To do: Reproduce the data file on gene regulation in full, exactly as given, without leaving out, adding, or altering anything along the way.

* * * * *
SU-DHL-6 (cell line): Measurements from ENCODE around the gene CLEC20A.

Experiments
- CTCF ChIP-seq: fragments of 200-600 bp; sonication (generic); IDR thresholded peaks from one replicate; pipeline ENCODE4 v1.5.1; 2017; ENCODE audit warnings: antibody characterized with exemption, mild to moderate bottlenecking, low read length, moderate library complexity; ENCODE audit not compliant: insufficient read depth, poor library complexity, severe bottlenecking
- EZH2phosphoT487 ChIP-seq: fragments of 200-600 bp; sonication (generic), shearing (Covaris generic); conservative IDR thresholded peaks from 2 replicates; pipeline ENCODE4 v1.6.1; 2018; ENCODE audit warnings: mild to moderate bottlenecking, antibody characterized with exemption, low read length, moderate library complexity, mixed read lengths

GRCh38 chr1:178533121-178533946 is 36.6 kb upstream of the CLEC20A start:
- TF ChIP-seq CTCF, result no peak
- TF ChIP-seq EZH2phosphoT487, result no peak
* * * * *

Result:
SU-DHL-6 (cell line): Measurements from ENCODE around the gene CLEC20A.

Experiments
- CTCF ChIP-seq: fragments of 200-600 bp; sonication (generic); IDR thresholded peaks from one replicate; pipeline ENCODE4 v1.5.1; 2017; ENCODE audit warnings: antibody characterized with exemption, mild to moderate bottlenecking, low read length, moderate library complexity; ENCODE audit not compliant: insufficient read depth, poor library complexity, severe bottlenecking
- EZH2phosphoT487 ChIP-seq: fragments of 200-600 bp; sonication (generic), shearing (Covaris generic); conservative IDR thresholded peaks from 2 replicates; pipeline ENCODE4 v1.6.1; 2018; ENCODE audit warnings: mild to moderate bottlenecking, antibody characterized with exemption, low read length, moderate library complexity, mixed read lengths

GRCh38 chr1:178533121-178533946 is 36.6 kb upstream of the CLEC20A start:
- TF ChIP-seq CTCF, result no peak
- TF ChIP-seq EZH2phosphoT487, result no peak